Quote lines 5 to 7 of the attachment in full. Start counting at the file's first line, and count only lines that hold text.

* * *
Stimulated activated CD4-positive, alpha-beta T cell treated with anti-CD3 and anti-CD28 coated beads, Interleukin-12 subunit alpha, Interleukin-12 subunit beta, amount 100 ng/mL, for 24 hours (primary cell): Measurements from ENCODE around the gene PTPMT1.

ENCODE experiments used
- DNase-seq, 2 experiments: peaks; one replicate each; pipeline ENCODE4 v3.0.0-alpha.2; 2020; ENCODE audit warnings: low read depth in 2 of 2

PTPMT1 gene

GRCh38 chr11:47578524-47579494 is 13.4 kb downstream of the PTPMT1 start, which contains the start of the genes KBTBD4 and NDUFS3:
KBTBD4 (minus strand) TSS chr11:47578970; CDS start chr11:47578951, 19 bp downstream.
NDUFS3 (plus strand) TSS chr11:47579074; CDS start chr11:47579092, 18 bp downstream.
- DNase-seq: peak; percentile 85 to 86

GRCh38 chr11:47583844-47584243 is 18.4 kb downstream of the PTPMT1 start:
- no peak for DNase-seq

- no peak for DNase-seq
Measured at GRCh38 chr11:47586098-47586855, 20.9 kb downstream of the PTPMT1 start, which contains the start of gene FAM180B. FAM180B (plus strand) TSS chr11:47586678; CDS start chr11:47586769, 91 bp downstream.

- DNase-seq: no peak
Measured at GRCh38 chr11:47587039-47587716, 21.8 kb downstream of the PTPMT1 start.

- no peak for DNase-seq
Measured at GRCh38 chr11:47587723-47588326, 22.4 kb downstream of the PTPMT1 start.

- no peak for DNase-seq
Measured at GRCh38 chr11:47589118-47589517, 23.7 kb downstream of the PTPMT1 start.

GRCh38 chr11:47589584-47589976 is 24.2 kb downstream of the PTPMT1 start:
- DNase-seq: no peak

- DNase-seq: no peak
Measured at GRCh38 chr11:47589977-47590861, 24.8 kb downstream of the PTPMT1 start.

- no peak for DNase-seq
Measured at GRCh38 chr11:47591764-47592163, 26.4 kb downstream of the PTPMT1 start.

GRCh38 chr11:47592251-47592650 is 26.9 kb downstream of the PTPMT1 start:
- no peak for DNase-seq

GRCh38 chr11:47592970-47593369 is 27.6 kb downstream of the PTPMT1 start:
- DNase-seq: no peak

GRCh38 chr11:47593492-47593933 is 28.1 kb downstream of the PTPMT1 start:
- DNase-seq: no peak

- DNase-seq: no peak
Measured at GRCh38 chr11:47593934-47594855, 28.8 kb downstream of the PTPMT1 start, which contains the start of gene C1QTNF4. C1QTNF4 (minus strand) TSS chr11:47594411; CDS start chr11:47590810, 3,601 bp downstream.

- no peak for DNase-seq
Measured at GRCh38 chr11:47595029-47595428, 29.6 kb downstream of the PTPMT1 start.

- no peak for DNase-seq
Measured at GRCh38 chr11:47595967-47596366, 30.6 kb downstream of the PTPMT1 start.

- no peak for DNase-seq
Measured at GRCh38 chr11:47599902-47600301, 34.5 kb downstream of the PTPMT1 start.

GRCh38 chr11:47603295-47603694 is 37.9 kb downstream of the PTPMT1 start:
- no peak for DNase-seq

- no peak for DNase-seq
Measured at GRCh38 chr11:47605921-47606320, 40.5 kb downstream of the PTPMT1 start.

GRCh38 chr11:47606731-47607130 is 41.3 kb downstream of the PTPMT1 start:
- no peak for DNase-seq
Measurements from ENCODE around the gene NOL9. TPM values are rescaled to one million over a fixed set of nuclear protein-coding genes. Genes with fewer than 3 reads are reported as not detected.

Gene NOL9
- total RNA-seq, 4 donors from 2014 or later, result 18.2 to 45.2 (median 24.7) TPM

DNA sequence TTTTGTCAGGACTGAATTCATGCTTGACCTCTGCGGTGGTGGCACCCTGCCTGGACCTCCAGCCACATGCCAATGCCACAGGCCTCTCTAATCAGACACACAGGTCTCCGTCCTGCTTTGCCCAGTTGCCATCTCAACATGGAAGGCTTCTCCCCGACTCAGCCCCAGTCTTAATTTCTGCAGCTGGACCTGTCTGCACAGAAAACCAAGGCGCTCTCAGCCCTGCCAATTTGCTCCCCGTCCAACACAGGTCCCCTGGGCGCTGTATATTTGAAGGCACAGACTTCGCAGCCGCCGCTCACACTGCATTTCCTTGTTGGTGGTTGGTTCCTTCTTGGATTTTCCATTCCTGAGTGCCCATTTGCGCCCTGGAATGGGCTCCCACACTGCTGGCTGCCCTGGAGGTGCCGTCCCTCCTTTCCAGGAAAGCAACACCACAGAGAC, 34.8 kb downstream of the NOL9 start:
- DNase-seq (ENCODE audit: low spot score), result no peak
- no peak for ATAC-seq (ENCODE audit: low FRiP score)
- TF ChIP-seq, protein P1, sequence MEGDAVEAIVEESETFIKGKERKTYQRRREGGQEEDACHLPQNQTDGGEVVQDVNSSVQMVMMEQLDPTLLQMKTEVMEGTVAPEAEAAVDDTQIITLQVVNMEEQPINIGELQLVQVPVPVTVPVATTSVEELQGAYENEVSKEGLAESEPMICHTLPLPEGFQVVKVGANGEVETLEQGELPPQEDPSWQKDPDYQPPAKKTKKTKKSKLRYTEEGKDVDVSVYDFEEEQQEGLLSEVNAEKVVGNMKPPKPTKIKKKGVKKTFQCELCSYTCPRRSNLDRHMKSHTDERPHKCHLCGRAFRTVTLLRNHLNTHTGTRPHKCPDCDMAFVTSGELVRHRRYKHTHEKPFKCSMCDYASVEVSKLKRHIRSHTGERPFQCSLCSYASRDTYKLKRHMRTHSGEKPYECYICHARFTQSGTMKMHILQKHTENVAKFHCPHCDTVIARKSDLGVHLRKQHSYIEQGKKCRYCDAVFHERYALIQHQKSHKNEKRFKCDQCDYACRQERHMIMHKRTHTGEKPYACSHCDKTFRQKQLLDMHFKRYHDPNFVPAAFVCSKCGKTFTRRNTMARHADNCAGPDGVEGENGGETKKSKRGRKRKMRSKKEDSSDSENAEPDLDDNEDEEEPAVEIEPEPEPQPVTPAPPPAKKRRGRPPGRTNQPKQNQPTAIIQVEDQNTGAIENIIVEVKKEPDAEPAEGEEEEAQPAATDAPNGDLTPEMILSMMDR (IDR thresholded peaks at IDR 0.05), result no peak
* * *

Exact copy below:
GRCh38 chr11:47578524-47579494 is 13.4 kb downstream of the PTPMT1 start, which contains the start of the genes KBTBD4 and NDUFS3:
KBTBD4 (minus strand) TSS chr11:47578970; CDS start chr11:47578951, 19 bp downstream.
NDUFS3 (plus strand) TSS chr11:47579074; CDS start chr11:47579092, 18 bp downstream.